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In This Episode
I share my last thoughts on getting started with JIRA and what you should think about to get JIRA going within your team or organization.
- Atlassian Summit
- Crucible 3.10
- Confluence 5.8.15 Released
- Confluence discontinues documentation theme
- Bitbucket Server SDK
- Atlassian Summit 2015 Agenda
- JIRA Requirements
- JIRA Sizing Guide
- JIRA Supported Platforms
- Podcast Music – The Boss Intro (remix) – MDAJ (Me)
Blog Version Of Podcast
Not a transcript, but a standalone blog post of the podcast if you are unable to listen. Enjoy!
Continuing with our high level series of getting started with JIRA, I will share a few more items for you to think about when implementing JIRA.
I’ve shared all other sorts of great info about choosing your operating system and even cloud vs server. I do not believe I shared about the types of JIRA installations. Atlassian provided a WAR and a “Recommended” install files.
This type of installation is for experienced users. These types of users are looking for more control in how the application is installed, and patched. They are also looking to use custom or non standard technology to setup JIRA. The WAR file is nothing more than a JAR file containing everything needed for the application. If this option is chosen, the administrator will extract the jar file and its components to the necessary location(s) and will begin to manually configure the application to get it up and running. As of JIRA 7.0 this version of install is no longer provided but if you are reading this in 2015 and are planning to install a version prior to 7.0, then WAR is an available option for you.
The recommended option is an EXE or MSI or BIN file that bundles everything needed to run the app. To install, you would execute the file on the server and follow the wizard to choose your installation path, etc. This is the preferred option for those that are wanting to keep their installation and upgrades as simple as possible without adding complexity to their environment. Starting with JIRA 7.0, this will be your only option of installation.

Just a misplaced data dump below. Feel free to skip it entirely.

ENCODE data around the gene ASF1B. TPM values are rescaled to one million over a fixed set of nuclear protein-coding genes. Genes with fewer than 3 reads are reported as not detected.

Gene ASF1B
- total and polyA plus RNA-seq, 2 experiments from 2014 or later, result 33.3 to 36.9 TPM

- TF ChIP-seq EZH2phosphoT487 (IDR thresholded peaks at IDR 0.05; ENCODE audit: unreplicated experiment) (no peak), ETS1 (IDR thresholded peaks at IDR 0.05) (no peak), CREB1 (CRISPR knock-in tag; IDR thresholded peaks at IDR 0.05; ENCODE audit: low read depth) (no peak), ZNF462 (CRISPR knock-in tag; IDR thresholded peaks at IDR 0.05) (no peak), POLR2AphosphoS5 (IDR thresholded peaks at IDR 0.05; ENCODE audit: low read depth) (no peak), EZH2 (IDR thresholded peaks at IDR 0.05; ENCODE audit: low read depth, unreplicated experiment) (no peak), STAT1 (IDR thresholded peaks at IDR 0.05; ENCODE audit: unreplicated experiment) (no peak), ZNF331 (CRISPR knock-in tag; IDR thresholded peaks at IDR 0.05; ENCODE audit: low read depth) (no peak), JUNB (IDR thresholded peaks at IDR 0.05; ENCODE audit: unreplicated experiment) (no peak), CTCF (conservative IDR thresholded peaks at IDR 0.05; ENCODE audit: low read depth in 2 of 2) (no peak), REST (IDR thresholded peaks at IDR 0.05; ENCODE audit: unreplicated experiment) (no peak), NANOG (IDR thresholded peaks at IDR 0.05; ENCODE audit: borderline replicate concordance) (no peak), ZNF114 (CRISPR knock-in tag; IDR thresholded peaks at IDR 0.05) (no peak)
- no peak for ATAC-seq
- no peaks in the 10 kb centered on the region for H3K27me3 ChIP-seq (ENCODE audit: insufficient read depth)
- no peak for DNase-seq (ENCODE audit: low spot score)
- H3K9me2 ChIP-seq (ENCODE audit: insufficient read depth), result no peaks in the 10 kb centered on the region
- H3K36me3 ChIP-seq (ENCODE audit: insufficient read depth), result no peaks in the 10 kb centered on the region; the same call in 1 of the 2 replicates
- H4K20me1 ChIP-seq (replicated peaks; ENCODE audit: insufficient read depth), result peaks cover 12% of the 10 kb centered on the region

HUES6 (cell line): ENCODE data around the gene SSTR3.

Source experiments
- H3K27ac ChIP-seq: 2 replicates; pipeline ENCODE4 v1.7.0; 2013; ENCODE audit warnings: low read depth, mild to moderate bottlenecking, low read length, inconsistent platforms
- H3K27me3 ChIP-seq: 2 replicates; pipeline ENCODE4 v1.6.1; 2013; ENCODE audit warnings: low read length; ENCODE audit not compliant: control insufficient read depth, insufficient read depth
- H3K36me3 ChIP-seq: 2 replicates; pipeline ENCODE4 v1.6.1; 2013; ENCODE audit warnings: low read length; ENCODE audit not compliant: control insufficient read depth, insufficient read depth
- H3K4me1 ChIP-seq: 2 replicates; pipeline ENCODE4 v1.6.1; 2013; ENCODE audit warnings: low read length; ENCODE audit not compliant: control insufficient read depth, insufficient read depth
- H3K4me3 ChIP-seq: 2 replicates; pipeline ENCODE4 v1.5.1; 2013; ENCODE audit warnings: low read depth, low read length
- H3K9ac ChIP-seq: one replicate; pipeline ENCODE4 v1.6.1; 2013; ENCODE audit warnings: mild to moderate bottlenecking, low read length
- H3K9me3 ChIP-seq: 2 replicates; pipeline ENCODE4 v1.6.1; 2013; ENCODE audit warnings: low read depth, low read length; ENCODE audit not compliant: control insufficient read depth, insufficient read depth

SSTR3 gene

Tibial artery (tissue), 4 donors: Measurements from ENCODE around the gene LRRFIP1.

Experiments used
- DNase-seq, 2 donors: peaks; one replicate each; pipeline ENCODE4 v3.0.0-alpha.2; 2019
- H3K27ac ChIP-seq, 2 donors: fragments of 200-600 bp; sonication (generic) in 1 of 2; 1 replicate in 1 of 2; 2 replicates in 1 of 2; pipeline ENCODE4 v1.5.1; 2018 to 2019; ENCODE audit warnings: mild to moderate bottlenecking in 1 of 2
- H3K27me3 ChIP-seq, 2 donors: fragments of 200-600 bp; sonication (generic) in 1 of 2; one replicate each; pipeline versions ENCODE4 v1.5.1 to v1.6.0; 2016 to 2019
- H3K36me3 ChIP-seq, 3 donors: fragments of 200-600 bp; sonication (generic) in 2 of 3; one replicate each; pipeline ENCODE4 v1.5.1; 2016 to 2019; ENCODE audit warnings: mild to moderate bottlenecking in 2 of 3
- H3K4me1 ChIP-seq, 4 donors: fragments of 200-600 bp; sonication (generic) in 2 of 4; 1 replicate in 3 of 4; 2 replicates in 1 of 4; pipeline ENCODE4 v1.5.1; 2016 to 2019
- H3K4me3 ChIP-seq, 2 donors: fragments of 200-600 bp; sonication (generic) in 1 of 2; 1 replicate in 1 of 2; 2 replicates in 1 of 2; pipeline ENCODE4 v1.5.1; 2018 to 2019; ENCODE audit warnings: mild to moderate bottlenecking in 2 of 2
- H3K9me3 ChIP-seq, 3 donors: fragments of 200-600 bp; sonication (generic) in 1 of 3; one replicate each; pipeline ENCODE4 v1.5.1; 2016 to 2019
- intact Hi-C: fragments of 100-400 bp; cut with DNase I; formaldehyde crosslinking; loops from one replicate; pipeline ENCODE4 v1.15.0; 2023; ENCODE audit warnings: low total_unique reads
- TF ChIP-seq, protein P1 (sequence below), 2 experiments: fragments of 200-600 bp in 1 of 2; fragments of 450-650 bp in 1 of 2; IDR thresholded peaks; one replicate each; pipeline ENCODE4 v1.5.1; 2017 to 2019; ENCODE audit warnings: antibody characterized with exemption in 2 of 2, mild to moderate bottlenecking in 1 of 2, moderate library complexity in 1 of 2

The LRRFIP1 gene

We talked about storage when covering the JIRA Server installation
The type of database you use with JIRA is another decision you must make. To beat the horse, whatever you go with will be based off your or your DBA team experience, comfortability, and technological direction. JIRA supports Oracle, MySQL, PostgreSQL, and Microsoft SQL Server.
What is the recommended version you ask? If you have your ear to the streets, then you will see mentions of PostgreSQL being the top recommended choice, followed by MySQL, Oracle and then SQL Server. Each database engine has its own advantages and disadvantages and you can’t necessarily go wrong if you have an experienced team at the helm. Though, if you are looking at cost savings as an additional factor, PostgreSQL and MySQL will be your top two choices as they are both open source databases.
Maybe it isn’t so much of an issue now as opposed to when I first got started 7 years ago, but I still stand by the rule of avoiding IE for use with JIRA or any Atlassian application. Chrome is my personal favorite, followed by Firefox. Though, they can certainly have their fair share of problems, the most issues I encounter are with Internet Explorer.
If you are a more modern and tech savvy team and your internal products and highly web driven, then it is likely that your users are using the latest and greatest web browsers. If you are an older, more established business with legacy (non modern web) applications then it is likely that your users still use IE. Maybe even IE6. I am generalizing, but hopefully it has painted a picture for you. Bigger companies are more prone to change and depending on their industry, they could be allergic to change. What you have is then a rampant use of outdated applications that are hooked into IE specific functionality making it difficult to switch. As an Atlassian User Group leader, I’ve spoken with many who’s companies heavily restrict the type of browsers they use or even upgrade and then bring in newer web based applications to use with outdated web portals.
Always check Atlassians support platforms for browser support, including any plugins you may purchase, and think about your audience. If your audience uses the latest and greatest, you’re set to go. If your audience uses much older, then learn the in’s and out’s, the recommended settings (no compatibility view) and prepare your audience.
I know you have heard of the zombie apocalypse. Once you introduce JIRA to your users, you will have a JIRApocalypse. There is no cure. Your users will wonder why they managed their work in spreadsheets and they will start to ask for more plugins. More workflows. More custom fields. More gadgets. You will find yourself implementing JIRA for every business need. You will find that JIRA will spread like wildfire within your team and your business.